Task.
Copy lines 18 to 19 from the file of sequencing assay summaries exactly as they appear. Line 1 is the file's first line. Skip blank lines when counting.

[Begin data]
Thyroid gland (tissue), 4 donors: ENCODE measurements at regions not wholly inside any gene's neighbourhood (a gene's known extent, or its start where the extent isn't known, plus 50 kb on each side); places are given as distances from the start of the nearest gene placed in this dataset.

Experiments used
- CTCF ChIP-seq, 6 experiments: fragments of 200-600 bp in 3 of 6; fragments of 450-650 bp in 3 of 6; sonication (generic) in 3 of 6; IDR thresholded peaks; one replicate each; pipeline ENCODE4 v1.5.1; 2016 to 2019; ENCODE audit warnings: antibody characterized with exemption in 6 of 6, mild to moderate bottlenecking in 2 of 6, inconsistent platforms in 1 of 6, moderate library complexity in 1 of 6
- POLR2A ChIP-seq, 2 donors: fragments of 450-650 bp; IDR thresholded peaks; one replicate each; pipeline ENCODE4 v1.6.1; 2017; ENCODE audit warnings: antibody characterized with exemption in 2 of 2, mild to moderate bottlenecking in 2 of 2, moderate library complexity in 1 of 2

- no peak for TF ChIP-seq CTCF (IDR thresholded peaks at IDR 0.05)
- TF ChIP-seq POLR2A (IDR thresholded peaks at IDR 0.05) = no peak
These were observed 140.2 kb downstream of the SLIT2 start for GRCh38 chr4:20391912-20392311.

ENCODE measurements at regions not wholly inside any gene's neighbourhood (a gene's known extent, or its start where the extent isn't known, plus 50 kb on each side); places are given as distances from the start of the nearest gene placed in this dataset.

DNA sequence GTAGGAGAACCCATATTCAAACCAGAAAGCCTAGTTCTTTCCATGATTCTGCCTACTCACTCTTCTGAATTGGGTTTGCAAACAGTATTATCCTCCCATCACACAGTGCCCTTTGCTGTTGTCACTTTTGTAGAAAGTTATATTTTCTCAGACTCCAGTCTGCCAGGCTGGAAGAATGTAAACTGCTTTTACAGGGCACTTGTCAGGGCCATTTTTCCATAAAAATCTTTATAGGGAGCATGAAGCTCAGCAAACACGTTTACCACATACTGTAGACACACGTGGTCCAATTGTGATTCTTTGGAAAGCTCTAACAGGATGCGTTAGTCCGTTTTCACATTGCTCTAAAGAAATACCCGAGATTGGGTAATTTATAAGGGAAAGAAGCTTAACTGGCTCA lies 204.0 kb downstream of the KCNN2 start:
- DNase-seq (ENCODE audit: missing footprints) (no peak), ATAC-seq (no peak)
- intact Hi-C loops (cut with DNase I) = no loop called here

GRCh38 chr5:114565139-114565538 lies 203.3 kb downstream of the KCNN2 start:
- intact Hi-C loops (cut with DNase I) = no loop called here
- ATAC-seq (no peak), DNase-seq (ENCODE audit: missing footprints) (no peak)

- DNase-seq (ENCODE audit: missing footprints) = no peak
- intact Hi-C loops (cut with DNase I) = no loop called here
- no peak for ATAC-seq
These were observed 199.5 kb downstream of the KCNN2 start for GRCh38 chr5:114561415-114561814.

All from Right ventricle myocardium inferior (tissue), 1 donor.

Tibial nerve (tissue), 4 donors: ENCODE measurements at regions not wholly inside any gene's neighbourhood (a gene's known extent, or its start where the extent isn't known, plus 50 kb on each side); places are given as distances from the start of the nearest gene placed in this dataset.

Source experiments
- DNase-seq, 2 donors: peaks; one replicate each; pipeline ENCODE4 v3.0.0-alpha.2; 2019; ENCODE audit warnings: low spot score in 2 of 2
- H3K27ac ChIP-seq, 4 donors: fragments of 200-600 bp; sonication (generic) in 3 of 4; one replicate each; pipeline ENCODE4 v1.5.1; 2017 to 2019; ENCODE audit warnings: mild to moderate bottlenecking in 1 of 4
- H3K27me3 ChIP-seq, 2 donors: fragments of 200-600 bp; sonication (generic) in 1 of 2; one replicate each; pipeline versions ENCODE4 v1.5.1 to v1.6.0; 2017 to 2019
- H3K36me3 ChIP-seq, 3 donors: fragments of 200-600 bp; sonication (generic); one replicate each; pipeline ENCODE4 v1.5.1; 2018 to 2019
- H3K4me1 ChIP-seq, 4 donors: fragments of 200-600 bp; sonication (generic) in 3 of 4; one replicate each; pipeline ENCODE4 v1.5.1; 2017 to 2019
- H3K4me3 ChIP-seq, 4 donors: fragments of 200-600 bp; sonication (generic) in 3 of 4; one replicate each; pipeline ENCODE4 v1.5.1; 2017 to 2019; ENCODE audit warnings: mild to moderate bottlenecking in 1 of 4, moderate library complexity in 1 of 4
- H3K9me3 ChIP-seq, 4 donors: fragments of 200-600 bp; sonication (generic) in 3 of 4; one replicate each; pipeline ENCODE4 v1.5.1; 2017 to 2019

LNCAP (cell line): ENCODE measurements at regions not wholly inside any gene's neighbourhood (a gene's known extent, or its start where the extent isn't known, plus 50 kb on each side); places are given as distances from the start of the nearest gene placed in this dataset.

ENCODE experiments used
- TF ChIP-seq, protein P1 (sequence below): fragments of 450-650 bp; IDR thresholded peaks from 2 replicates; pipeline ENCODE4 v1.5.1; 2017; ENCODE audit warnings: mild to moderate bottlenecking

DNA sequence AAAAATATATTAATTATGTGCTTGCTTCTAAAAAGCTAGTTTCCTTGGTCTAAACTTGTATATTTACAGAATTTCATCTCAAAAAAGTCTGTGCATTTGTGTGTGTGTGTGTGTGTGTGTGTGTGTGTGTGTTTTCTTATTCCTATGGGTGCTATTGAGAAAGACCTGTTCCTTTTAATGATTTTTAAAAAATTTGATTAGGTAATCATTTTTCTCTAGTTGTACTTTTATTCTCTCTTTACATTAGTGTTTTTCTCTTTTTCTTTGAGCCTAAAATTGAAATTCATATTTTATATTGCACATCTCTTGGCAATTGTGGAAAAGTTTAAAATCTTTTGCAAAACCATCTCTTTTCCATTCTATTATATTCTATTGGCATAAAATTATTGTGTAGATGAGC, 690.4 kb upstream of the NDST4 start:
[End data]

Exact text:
These were observed 199.5 kb downstream of the KCNN2 start for GRCh38 chr5:114561415-114561814.

All from Right ventricle myocardium inferior (tissue), 1 donor.